Back to Tom, as others said, Tom predates the Lord of the Rings by a bit and Tolkien simply inserted him into the early part of the books before he had a complete idea of where the story would lead. For those of us that love Tom & Goldenberry, we are probably fortunate that Tolkien did not edit them or Old Man Willow out. Tom & the Ents represent to some degree Tolkien’s love for nature. He is an enigma, Tolkien does not know who he really is and no one else did. Elrond was ignorant of who Tom was, but Gandalf the White at least had an ‘Inkling’ of who or what he is.

Polycarp, great post, I think Aragorn is but a shadow of Beren. I do not see him as Tolkien’s bit of Id in Middle-Earth. He put more of himself into Frodo and a little into Gandalf.


Aragorn is most interesting as a character when the hobbits first meet him at the Prancing Pony, and he’s sulking bitterly about having to skulk in the wilderness protecting the same plump ignorant schmoes who, unaware of his noble purpose, distrust him for being a rootless wilderness-skulker. There’s just a flash of a real person in there, but the more he assumes the mantle of leadership, the more boring he becomes.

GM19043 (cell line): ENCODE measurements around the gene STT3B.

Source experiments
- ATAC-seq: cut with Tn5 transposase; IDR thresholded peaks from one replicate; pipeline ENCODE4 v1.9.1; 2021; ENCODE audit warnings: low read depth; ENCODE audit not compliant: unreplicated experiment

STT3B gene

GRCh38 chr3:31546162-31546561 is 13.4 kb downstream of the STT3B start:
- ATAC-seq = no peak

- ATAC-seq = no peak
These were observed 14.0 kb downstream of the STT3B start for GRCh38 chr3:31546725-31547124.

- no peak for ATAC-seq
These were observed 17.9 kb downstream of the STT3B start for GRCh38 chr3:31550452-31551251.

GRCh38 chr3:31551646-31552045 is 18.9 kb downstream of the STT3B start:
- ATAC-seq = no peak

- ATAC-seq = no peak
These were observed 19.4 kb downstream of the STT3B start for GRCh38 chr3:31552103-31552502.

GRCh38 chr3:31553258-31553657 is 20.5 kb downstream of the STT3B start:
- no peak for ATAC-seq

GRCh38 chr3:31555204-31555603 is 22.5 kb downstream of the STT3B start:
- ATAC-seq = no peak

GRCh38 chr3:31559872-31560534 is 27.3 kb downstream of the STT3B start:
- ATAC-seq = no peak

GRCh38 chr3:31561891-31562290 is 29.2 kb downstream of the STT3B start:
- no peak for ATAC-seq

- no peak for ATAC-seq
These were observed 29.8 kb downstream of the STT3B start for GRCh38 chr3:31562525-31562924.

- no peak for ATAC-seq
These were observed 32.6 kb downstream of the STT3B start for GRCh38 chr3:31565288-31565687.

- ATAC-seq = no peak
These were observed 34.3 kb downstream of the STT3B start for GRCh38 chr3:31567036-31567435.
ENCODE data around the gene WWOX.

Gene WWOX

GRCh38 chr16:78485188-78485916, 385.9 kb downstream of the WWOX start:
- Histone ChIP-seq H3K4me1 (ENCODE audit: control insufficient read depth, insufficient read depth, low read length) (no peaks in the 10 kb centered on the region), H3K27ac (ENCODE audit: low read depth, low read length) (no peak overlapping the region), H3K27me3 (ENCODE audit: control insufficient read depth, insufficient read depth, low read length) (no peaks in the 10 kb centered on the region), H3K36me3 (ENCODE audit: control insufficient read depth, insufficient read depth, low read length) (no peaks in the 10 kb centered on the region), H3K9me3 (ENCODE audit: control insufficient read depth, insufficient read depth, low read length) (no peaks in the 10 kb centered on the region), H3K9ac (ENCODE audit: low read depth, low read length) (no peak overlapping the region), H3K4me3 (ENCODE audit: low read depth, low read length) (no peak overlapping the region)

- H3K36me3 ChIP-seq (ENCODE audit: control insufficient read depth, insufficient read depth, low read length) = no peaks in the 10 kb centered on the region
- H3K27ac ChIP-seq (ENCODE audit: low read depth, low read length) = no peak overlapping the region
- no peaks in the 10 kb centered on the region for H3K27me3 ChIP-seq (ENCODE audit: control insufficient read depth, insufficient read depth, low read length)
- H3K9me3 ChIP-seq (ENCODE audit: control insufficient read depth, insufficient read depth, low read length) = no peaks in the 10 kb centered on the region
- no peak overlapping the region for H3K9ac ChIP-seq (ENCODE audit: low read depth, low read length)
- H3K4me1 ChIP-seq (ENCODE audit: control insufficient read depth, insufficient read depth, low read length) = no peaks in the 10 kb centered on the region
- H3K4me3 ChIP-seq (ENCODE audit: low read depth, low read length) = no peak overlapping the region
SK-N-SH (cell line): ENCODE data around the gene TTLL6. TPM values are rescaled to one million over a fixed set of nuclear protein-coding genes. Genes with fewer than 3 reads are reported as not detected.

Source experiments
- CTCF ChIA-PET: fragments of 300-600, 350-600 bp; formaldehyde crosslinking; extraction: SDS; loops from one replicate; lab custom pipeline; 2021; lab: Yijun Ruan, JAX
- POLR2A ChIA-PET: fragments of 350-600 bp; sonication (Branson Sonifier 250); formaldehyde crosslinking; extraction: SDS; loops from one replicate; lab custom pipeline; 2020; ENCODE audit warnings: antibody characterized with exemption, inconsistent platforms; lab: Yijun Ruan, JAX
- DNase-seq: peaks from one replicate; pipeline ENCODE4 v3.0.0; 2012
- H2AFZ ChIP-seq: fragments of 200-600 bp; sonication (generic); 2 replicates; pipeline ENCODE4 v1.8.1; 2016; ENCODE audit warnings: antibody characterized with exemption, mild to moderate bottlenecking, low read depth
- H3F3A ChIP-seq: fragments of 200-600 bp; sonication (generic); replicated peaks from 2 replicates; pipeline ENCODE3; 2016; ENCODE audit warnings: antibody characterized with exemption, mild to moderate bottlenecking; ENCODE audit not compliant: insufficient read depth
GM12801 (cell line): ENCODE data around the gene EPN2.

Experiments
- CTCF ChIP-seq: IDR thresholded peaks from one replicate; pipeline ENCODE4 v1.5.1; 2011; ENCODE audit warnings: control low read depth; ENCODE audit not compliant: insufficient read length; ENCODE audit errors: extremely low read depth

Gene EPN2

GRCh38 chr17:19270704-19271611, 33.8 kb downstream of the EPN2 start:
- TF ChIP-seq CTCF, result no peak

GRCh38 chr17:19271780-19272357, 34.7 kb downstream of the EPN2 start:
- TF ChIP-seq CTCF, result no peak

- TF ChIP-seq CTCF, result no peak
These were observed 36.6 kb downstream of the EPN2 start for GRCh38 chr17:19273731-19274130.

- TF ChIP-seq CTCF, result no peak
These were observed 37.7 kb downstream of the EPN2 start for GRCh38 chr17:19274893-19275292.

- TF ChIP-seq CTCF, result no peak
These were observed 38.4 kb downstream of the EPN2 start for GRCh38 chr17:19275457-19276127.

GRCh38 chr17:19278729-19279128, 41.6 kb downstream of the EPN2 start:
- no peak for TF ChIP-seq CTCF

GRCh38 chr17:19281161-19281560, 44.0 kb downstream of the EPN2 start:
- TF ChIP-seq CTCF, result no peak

I think a huge flaw with this theory is that Frodo gives the Ring to Tom, and he GIVES IT BACK. Why would the witch king return the ring to Frodo instead of jumping up, rigging off his disguise and yelling “Gotcha!” and flying off on the nearest Nazgul to Mordor?

Because he knows his boss is all about the despoliation of innocence and corruption of strength and beauty. He knows his boss wants to grind this Baggins fellow down to little tiny nubs before eating his soul like a little tasty Hobbit Snack.

No, no, no!

Worst Theory Evah!

Especially as therefore the Witch King would have actually turned over the blade that could harm him to an enemy instead of leaving it lost forever. This is the last thing he would want to do.

And he cares because? The Witch-king has done tons of very very not nice things in the service of Sauron. I’m just not seeing where he’s ever shown that he’s not OK with it. Where does he show any kind of remorse for his actions that might lead one to think he’s no longer being Forced to be the baddest MOFO on winged fell beasts?